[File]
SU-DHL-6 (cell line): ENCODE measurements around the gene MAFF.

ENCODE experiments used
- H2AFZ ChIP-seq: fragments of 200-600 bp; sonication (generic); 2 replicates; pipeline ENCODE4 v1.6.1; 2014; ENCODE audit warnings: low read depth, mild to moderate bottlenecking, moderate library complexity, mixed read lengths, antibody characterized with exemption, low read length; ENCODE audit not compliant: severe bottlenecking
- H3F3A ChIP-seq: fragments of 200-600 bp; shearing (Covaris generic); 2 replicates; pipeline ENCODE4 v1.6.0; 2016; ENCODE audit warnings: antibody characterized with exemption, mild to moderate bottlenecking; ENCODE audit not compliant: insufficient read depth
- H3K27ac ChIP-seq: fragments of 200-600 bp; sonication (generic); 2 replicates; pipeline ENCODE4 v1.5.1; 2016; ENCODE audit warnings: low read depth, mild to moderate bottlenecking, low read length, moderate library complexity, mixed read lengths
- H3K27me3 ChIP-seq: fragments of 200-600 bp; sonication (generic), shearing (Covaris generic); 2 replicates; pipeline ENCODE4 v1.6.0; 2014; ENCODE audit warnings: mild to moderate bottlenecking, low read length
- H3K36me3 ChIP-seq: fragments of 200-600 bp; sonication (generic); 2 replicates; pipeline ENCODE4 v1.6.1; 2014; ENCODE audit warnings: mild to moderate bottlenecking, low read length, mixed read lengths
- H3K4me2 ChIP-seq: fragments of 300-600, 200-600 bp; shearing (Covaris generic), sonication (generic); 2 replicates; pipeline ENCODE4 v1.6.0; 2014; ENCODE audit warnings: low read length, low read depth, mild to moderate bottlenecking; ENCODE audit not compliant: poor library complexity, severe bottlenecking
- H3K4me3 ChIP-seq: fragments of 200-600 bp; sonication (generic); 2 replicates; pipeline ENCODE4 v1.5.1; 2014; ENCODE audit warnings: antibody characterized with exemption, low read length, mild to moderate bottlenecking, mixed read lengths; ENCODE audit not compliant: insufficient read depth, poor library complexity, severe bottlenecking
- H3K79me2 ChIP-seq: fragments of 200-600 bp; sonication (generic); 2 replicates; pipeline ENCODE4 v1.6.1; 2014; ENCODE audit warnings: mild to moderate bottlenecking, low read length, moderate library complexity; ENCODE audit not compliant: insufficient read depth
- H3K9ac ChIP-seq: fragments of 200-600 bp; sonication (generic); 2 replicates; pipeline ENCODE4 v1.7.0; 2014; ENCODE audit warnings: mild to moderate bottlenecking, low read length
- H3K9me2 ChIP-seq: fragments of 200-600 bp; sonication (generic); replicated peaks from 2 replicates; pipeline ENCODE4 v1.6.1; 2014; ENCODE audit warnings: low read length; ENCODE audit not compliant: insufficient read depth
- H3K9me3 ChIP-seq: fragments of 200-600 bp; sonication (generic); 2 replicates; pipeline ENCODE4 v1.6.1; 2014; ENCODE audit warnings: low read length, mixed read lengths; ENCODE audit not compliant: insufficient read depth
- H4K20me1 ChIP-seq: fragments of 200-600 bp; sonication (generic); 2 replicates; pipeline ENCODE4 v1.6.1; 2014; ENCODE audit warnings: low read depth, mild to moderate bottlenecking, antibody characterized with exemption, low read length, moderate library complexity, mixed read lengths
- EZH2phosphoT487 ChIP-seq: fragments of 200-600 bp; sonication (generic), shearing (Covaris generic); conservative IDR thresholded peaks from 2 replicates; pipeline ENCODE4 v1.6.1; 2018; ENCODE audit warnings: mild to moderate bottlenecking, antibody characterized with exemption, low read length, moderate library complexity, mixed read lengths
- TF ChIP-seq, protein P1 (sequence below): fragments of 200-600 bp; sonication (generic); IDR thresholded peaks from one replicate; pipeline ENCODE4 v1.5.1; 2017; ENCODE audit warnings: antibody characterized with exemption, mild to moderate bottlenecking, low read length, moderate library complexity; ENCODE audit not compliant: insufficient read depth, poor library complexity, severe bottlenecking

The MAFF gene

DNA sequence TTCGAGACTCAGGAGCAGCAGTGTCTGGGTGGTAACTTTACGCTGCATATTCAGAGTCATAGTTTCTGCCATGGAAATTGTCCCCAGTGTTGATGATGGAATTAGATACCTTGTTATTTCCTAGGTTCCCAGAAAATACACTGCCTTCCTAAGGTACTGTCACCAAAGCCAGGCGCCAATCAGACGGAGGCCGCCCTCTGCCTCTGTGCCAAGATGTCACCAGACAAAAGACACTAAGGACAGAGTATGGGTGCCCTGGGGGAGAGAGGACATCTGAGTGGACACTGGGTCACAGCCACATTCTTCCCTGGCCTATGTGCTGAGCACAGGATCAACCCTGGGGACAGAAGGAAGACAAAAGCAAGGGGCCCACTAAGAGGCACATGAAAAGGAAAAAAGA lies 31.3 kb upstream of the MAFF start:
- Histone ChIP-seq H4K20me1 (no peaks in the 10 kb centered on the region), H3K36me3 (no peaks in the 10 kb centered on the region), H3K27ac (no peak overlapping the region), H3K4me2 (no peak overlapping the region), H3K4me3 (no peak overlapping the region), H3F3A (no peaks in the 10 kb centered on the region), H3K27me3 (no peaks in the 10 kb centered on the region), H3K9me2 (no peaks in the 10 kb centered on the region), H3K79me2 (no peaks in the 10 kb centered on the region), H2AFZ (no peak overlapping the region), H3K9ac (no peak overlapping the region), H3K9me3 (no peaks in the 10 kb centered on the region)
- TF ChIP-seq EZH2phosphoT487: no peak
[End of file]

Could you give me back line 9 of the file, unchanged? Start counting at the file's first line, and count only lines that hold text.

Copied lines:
- H3K4me3 ChIP-seq: fragments of 200-600 bp; sonication (generic); 2 replicates; pipeline ENCODE4 v1.5.1; 2014; ENCODE audit warnings: antibody characterized with exemption, low read length, mild to moderate bottlenecking, mixed read lengths; ENCODE audit not compliant: insufficient read depth, poor library complexity, severe bottlenecking